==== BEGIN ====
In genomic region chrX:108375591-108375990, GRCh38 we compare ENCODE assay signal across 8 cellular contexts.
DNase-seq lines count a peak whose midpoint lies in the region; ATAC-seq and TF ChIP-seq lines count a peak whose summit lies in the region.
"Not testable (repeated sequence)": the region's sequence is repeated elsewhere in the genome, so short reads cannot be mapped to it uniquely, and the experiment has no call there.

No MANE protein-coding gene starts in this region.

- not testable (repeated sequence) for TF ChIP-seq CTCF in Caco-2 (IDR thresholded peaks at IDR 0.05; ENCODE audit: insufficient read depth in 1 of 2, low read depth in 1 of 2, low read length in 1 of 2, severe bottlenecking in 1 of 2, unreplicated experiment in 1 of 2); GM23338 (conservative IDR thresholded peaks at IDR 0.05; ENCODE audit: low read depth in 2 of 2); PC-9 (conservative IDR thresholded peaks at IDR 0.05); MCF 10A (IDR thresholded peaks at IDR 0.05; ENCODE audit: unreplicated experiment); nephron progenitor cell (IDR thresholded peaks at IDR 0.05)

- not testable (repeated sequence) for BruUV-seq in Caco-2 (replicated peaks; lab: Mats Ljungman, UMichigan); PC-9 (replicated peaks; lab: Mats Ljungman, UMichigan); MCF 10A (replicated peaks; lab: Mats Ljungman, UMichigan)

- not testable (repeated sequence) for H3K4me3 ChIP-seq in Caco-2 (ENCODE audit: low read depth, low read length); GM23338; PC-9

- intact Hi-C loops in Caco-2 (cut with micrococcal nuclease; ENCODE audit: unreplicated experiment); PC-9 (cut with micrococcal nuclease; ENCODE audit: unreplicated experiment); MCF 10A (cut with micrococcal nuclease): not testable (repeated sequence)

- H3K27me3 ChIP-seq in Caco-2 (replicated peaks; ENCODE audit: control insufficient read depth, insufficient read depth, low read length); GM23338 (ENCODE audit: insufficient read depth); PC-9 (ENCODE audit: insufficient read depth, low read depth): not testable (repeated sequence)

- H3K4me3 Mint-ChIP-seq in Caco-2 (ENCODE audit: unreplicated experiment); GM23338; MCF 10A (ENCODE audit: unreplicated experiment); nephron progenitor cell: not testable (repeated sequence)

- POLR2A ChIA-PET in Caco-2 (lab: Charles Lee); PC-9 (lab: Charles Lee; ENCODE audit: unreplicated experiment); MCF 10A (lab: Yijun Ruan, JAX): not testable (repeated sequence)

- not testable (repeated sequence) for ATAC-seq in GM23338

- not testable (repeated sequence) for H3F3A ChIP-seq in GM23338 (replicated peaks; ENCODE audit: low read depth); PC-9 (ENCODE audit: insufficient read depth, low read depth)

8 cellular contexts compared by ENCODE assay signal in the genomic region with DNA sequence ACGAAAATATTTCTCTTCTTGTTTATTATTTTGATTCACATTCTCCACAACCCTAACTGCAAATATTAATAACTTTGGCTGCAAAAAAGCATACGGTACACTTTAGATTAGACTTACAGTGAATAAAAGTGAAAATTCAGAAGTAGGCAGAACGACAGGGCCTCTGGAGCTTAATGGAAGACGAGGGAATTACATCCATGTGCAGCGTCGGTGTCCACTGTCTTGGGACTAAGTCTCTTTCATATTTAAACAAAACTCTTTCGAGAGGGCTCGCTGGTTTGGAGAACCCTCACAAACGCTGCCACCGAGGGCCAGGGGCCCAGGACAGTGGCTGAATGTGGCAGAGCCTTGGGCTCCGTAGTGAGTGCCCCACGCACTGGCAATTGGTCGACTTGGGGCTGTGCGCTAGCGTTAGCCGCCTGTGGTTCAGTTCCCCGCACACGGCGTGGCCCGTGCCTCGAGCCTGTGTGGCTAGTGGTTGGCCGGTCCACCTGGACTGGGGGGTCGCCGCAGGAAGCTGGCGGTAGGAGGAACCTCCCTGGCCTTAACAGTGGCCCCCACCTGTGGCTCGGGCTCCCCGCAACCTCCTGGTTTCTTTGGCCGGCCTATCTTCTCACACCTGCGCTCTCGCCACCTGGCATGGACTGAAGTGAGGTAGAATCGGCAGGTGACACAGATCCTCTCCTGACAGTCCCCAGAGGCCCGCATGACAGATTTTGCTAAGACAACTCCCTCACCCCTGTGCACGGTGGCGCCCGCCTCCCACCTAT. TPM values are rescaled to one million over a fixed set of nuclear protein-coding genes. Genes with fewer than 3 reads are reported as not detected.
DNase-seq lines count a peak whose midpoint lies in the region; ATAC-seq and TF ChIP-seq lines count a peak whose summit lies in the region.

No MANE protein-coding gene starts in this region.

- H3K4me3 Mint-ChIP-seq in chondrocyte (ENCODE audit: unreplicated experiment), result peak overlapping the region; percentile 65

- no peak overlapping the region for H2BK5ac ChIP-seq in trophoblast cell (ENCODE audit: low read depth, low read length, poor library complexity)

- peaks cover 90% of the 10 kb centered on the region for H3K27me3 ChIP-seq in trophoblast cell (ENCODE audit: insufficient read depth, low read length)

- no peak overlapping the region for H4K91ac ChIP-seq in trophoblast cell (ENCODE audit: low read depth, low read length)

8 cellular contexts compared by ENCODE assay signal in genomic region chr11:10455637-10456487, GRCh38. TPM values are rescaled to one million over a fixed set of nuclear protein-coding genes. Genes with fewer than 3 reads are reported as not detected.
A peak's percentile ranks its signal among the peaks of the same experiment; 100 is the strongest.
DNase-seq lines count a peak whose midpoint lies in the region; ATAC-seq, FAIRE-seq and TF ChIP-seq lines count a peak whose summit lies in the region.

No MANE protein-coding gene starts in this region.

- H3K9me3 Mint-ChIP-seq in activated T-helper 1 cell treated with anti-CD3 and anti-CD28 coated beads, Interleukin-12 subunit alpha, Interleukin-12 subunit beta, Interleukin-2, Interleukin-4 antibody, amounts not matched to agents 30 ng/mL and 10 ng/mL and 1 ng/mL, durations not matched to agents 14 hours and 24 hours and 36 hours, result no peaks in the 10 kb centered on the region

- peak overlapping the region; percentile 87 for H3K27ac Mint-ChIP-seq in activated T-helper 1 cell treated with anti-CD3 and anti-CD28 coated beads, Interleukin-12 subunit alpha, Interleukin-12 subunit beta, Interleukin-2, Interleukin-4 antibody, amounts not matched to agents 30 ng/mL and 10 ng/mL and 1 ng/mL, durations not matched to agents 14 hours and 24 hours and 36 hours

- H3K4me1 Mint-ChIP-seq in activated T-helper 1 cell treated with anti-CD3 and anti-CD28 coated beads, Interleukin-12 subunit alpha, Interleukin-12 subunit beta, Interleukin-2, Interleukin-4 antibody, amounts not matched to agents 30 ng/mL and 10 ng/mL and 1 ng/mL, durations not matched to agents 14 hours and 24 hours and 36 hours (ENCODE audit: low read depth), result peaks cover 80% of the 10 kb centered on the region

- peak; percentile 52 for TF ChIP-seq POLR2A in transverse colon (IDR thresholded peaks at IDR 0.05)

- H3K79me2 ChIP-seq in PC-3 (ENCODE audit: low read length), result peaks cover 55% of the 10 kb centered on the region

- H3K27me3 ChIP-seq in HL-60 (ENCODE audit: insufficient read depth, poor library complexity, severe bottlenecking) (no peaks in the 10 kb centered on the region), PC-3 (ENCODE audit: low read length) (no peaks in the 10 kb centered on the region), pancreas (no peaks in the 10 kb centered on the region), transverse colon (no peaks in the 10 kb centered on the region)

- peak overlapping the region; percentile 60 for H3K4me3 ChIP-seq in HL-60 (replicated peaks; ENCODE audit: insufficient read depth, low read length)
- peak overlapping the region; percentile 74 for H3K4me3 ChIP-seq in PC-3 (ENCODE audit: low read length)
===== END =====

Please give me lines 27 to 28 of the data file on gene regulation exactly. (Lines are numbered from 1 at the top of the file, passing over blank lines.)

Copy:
- H3K4me1 Mint-ChIP-seq in activated T-helper 1 cell treated with anti-CD3 and anti-CD28 coated beads, Interleukin-12 subunit alpha, Interleukin-12 subunit beta, Interleukin-2, Interleukin-4 antibody, amounts not matched to agents 30 ng/mL and 10 ng/mL and 1 ng/mL, durations not matched to agents 14 hours and 24 hours and 36 hours (ENCODE audit: low read depth), result peaks cover 80% of the 10 kb centered on the region

- peak; percentile 52 for TF ChIP-seq POLR2A in transverse colon (IDR thresholded peaks at IDR 0.05)